England coach Steve McNamara was left "very disappointed" after winger Ryan Hall was not awarded a last-minute try against Australia in the Four Nations.
His side suffered a 16-12 loss to the Kangaroos after the video referee failed to give a score despite Hall touching the ball with his fingertips.
"I thought it was a try but we probably need to have a lot closer look at that," McNamara told BBC Sport.
However, Australia coach Tim Sheens felt the "right decision" was made.
"Had it been a try, I think Ryan Hall would have been celebrating but he wasn't," he said.
|The Kangaroos avoided losing back-to-back Test matches at home for the first time since 1970|
|They maintained their chances of reaching every final since 1954|
"They all went back for a line drop-out and were not screaming for a try so I think we got the right decision.
"England worked hard to protect their lead, they were strong, very strong in the ruck, so that will be an interesting game between them and New Zealand next week."
England play New Zealand next Saturday knowing that victory by 10 points will guarantee them a place in the final.
McNamara's team almost sealed a final spot on Sunday but after leading 12-4 at the interval, they could not prevent Australia from hitting back in the second period with tries from Ben Hunt and Greg Inglis.
It left England needing to score a try to guarantee at least a draw - and the contentious moment came in the last minute when video referee Bernard Sutton felt the ball had bounced up on to Hall's fingers, rather than the Leeds man applying downward pressure.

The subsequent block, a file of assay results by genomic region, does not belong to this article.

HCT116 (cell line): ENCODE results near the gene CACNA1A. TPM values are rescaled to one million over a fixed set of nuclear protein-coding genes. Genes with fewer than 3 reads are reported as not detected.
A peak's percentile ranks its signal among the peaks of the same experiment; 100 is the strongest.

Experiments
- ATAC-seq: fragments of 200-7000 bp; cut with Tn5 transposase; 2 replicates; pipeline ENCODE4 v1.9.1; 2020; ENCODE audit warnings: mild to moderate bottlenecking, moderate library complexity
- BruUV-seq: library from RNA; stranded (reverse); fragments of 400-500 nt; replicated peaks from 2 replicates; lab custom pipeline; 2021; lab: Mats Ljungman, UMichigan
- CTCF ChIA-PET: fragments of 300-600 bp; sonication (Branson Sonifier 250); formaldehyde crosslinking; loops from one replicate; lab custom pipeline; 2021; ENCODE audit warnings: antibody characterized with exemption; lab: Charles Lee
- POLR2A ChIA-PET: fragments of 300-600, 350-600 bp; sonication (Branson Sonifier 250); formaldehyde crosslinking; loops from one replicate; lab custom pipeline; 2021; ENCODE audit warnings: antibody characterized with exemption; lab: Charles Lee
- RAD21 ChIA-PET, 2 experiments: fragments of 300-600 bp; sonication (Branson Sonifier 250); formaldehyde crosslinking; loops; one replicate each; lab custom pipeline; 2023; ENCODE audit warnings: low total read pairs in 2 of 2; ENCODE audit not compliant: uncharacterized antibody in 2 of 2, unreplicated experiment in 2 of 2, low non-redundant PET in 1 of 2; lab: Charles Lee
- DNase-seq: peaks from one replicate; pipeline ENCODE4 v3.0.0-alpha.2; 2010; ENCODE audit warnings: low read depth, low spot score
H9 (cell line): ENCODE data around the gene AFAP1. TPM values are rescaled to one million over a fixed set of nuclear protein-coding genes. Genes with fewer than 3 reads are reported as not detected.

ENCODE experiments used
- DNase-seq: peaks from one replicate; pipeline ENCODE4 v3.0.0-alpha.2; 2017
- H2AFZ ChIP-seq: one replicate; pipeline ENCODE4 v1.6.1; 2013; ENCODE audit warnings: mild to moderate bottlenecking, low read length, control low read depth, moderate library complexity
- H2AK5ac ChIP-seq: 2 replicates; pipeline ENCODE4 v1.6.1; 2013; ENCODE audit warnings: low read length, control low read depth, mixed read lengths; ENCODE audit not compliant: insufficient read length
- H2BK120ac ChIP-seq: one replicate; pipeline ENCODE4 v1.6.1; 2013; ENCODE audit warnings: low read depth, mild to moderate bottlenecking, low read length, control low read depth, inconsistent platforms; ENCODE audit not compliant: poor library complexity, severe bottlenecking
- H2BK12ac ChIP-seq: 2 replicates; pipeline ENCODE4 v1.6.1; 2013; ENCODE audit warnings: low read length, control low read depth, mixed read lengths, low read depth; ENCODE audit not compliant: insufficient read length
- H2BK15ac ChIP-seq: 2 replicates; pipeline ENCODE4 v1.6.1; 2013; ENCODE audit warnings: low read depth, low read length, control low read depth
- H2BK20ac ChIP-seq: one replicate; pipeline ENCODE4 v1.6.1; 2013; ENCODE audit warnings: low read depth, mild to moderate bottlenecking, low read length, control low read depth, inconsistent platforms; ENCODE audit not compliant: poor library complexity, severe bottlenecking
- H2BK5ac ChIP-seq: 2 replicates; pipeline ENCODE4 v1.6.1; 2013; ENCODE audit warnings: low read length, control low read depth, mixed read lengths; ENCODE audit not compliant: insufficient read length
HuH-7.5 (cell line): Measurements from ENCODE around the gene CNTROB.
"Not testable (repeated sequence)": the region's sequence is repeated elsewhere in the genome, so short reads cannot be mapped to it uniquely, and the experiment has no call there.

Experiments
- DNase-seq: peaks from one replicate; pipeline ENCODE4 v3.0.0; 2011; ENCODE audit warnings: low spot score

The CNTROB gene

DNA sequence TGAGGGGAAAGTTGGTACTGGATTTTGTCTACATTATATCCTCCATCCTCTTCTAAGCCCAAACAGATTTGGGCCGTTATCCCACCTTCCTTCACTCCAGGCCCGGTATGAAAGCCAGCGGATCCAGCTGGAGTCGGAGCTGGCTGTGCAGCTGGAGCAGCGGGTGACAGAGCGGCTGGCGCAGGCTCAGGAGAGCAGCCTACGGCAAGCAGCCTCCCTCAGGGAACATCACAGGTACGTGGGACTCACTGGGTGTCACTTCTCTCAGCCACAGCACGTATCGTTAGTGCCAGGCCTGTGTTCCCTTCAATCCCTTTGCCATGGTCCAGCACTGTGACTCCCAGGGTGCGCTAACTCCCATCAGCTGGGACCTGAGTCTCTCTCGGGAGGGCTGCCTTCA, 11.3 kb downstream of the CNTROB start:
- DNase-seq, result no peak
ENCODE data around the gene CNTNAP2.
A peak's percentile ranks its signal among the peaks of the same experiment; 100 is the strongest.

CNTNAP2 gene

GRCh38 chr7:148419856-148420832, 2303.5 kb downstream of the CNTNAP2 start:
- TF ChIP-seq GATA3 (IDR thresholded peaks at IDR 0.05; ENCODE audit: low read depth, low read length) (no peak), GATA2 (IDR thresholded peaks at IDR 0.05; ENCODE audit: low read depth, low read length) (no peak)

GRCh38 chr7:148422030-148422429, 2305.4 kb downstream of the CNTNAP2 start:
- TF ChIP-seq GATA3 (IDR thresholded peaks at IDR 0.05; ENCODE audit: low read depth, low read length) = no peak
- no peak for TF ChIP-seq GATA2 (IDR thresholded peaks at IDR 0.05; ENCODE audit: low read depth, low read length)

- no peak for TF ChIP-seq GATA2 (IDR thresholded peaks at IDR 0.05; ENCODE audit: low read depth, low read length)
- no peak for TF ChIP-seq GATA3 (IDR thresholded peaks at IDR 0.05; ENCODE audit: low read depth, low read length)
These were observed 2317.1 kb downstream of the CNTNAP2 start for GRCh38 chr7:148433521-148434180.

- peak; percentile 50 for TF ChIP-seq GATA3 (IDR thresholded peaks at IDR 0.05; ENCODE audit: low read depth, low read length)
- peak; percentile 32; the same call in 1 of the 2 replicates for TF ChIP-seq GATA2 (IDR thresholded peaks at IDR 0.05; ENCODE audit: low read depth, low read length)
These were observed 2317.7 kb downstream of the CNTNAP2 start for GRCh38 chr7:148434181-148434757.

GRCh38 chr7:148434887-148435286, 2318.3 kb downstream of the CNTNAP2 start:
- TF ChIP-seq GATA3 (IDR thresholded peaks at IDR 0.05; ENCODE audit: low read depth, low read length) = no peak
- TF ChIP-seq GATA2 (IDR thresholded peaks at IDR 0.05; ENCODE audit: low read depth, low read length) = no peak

Neither Hall nor his team-mates initially celebrated and with referee Gerard Sutton not giving a try, his brother Bernard would need "sufficient evidence" - according to NRL rules - to overturn his decision.
Sections of the England support inside the ground cheered as replays were shown of the incident.
"You never get excited - you never know what is going to happen," added McNamara. "Ryan said he knew he'd touched the ball but he wasn't 100% sure exactly what the outcome was.
"Maybe he should have got up and celebrated because his finger certainly looked as if it was applying some pressure to the ball whilst the ball was on the ground."
Leeds winger Hall added: "I knew I'd got something on it but I wasn't sure whether I grounded it or not.
"I didn't want to make a big fuss about it because we wanted the ball back at least."
The Kangaroos got the ball from the restart after the no-try decision was made and ran down the clock until the end of the match.
|BBC Sport pundit Jon Wilkin's verdict|
|"You need your star players to do something special and in this game the momentum changed for me with the Australian substitution in the second half - Sam Thaiday went off, Cameron Smith went to loose forward and half-back Ben Hunt came on. Hunt was busy. The Aussie guys will be made up."|
McNamara felt his side were on top for much of the game, but suggested ill-discipline from his players contributed to their loss.
He added: "I thought we were the better team for large parts and I thought we were in control for a lot of the game.
"But there was a spell midway through the second half where we let Australia get back in to it with a couple of penalties and a lack of field position in the second half cost us.
"It is a tough defeat to take. We threw a lot at Australia, we came to play and said we would do that, and it was agonisingly close at the end."
While England play the Kiwis next Saturday in a repeat of last year's World Cup semi-final, Australia face Samoa as they look to maintain their record of reaching every tournament final since 1954.